Correcting Sony RX-100 images with Cornerfix.
This is rather a WTF post... many people have asked about the colour shifts they see on RX-100 files towards the corners, typically a relative increase in blue (more) and red (a bit less) channels that can give the impression of purple edges. Others have complained of seeing cyan shifts, though I suspect that is due to the way the colour of skies can change naturally towards cyan in certain areas.
To be honest I hadn't given this too much thought - it hadn't bothered me on any of the files I have shot, possibly because I am so used to slight shifts with Leica M9 files and wider lenses and partly because many systems do this 'a bit' but it gets lost in the mix of perception.
Where it really does matter is in shooting wide angled technical lenses on technical or field cameras with medium format digital cameras. In both this case, and the case of the M9 with wides, the phenomenon is caused by the fact that the rear element of the lens is close to the sensor and therefore, rays reaching the peripheries of the sensor are doing so at a sharper angle. Even with specially designed micro lens arrays, this causes both luminance vignetting and colour cast problems. Those of us familiar with medium format digital are accustomed to shooting an 'LCC shot' through a thick sheet of optically correct plastic, for every (if we are diligent) 'regular' shot we make. Later, in post production, we feed the LCC reference shot to Capture One and it subtracts what it finds from the 'real' shot in order to neutralise it.
This is tedious. It is also very necessary with certain lens/sensor combinations to exactly match the focal length, aperture and movements (tilt and shift) of the LCC shot with the 'real' shot, which means that if you want to do it properly, you have to always, always make an LCC file. And when Phase One introduced the IQ180 back, it turned out that many people's favourite tech camera lens, the wonderful Schneider 35XL, was no longer fully correctable and when used with anything other than small movements, fell apart altogether. It became unusable.
In Leica world, the rather wonderful Sandy McGuffog invented Cornerfix to help. The problem was that though Leica tried to build corrections into their DNG half-baking algorithms, their efforts were doomed to partial success because the camera has no way of knowing the true and exact aperture the lens is set to. So it can access generic lookup tables only whereas what is needed is specific shooting data.
Cornerfix works by taking what is in effect an LCC (Lens Cast Calibration) shot as per Medium Format practice, and doing with it what Capture One does for Phase One files. So you have to shoot a white card (some people use a perspex sheet, like I do, it's more accurate) at the same shooting parameters as the file you wish to correct, and then Cornerfix will in effect subtract the luminance and chroma shifts of that file from your treasured snapshot and voila, your shot is clean.
You do this by shooting your real and LCC files in RAW, opening them in a converter, exporting them as DNG and then using Cornerfix to introduce them to each other in a constructive way. In other words, it's a PITA (not Sandy's fault at all, it's the nature of the beast) and something you'll only want to do when you have to.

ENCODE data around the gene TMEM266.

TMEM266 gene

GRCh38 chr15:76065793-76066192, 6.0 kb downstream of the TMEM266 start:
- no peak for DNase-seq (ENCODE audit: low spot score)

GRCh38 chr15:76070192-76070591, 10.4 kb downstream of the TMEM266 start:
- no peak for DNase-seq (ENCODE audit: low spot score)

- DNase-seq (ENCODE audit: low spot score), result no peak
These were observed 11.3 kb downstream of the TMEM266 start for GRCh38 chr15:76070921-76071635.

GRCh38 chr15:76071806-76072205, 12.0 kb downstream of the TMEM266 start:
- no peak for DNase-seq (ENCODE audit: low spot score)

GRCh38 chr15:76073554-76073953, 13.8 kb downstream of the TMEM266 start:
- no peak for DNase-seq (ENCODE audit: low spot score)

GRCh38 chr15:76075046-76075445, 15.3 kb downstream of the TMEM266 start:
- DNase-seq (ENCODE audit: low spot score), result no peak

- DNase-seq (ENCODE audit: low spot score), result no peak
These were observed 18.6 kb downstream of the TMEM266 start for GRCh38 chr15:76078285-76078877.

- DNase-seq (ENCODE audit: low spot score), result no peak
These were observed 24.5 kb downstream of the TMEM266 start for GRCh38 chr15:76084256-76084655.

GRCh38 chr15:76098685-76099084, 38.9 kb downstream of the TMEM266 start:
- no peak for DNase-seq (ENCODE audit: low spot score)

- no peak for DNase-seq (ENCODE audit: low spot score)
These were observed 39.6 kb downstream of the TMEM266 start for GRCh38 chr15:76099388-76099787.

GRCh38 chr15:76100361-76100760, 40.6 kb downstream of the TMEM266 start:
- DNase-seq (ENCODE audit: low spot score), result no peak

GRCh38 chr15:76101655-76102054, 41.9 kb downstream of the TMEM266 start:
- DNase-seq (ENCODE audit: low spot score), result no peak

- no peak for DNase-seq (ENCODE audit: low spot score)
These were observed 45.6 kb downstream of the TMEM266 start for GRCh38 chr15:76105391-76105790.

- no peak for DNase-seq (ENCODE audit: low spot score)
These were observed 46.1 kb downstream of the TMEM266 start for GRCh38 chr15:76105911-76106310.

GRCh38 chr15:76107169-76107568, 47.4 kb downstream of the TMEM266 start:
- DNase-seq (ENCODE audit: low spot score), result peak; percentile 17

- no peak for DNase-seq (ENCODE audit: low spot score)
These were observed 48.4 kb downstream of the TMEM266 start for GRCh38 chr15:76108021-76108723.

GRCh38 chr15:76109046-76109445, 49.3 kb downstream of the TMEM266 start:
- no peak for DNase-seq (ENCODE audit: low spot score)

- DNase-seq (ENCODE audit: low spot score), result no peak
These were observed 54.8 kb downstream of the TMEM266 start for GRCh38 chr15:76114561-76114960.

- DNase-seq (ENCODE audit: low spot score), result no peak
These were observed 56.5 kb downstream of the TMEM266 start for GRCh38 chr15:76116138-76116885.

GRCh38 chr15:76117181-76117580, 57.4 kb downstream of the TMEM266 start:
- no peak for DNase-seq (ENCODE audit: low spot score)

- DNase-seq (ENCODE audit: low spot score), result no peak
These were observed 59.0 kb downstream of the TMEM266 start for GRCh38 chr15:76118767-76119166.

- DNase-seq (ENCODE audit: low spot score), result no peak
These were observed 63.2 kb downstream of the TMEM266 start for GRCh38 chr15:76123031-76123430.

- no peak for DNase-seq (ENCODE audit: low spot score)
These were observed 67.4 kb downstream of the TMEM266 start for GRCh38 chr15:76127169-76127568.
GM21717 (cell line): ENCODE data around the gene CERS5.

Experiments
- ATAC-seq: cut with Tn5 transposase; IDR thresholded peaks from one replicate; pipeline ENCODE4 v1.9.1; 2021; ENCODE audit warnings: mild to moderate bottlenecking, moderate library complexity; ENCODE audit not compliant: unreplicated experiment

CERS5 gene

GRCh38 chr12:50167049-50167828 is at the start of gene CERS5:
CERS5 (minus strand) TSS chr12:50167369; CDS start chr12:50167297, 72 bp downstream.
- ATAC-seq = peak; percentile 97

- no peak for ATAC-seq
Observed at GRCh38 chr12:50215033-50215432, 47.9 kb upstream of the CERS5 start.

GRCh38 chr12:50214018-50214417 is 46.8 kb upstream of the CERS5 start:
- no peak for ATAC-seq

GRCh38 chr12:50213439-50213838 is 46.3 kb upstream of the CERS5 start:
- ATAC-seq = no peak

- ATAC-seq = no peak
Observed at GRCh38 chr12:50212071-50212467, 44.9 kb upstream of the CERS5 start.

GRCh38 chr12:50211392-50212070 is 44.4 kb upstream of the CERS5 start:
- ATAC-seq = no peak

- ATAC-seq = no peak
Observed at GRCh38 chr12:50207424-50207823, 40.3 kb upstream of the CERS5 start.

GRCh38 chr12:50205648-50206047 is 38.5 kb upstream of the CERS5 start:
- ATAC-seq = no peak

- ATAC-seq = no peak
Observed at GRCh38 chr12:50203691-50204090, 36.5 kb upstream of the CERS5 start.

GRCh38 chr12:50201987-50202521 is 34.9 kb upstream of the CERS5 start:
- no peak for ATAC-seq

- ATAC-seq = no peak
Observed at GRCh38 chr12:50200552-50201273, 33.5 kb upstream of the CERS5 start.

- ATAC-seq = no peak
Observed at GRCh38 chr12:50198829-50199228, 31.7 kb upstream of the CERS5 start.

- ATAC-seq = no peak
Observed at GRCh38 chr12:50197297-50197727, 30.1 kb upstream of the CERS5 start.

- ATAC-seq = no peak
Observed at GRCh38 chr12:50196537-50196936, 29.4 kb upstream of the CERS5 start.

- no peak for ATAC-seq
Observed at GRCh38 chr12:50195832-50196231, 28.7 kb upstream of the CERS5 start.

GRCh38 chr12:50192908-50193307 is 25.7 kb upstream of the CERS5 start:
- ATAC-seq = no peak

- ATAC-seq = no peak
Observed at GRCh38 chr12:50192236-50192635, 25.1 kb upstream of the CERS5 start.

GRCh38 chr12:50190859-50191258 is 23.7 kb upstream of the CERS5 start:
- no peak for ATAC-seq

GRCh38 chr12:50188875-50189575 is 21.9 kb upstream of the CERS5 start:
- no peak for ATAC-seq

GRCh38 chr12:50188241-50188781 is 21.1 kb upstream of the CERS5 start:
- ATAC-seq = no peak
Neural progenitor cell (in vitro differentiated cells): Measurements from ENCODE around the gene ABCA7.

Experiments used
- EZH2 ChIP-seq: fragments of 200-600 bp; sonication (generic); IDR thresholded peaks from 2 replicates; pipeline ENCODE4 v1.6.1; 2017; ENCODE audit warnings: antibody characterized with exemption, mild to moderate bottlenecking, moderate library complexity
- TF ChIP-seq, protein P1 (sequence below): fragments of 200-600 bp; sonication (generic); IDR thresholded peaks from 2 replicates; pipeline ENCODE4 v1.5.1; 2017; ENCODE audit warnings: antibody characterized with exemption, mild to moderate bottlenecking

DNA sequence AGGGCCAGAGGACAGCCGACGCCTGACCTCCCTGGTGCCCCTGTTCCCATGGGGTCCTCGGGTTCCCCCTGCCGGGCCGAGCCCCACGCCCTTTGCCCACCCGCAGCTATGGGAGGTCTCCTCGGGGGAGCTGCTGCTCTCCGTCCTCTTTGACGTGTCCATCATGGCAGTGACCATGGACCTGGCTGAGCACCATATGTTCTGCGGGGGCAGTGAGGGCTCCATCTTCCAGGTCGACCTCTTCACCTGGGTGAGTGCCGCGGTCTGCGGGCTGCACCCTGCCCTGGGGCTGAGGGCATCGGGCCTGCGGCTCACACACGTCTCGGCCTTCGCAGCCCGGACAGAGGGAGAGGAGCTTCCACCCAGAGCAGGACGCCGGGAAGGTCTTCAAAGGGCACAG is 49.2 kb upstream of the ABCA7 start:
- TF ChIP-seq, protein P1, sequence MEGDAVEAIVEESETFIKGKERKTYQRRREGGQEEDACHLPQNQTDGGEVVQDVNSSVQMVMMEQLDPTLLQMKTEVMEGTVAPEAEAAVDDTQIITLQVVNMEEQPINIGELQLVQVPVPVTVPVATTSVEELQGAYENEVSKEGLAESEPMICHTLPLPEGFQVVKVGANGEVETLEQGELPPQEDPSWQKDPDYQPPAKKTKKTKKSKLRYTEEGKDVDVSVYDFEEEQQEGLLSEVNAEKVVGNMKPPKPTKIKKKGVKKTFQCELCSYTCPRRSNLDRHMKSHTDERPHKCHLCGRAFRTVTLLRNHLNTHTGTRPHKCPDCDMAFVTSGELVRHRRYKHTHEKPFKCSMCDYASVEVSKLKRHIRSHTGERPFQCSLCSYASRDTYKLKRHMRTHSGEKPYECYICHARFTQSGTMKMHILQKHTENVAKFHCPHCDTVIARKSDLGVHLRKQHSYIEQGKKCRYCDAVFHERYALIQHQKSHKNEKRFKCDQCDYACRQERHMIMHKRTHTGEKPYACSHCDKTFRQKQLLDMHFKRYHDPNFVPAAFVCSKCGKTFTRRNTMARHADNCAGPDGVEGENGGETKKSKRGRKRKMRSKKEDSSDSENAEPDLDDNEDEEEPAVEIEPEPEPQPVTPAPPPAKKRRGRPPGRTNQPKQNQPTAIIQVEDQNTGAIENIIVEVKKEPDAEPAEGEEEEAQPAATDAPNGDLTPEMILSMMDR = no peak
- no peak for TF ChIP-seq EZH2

Trouble is, you never know you need to until you see colour shifts spoiling your shot - by which time it's often too late to shoot an LCC with exactly the same parameters, if you are a Leica user.
Back to the RX-100.
Luckily, since the zoom lever tends to stop at discreet and repeatable intervals and since it records aperture to EXIF, you CAN make an LCC later.
Trouble is, it doesn't seem to do anything and I can't work out why.
This shot was taken on a cruise a coupla weeks ago and I thought I might be able to see slight chroma shifts so I decided to have a bash at fixing it:
So I recreated the focal length as close as I could (very close) and set the same aperture, then shot through an optical grade LCC sheet with +1 exposure compensation (to get the histo about right). This resulted in the following shot:
But if I look at the original chefs, versus the 'fixed' chefs, in Lightroom's Develop Module, I can position the magnifying glass over the exact same pixel on both files, flick between them and see no difference in RGB values. Furthermore If I use the LCC shot to 'fix a version of itself', the two are identical.
(clicking on any of the above files will give you a 100% size version at 91% quality JPEG but note that the files look rather flat since I have not applied any tonal corrections, in order not to skew the comparison)
Now, this was not what I expected to find. Possible explanations:
1) I am doing something wrong. Possible but I have been careful to rinse and repeat and to read the instructions
2) There's a bug with the software.
3) The colour shifts are so slight as to fall outside what Cornerfix considers possible to fix (or worth fixing?)
I vote for 3) above. I'd love to hear from anyone who has also tried this experiment but I must say that life suddenly seems too short to dig any deeper: I have yet to see a real-world RX-100 file that is notably compromised by colour shift and so, to all those who have emailed me raising the concern and asking me for opinions and cures I say, go shoot! But if you have a file that really is badly affected, try the method I have suggested above: colour shifts vary with aperture and focal length and some combinations might give enough trouble to be worth CornerFixing... for the rest, I suspect that either Lightroom, or Sony in-camera, is already doing most of the lifting...
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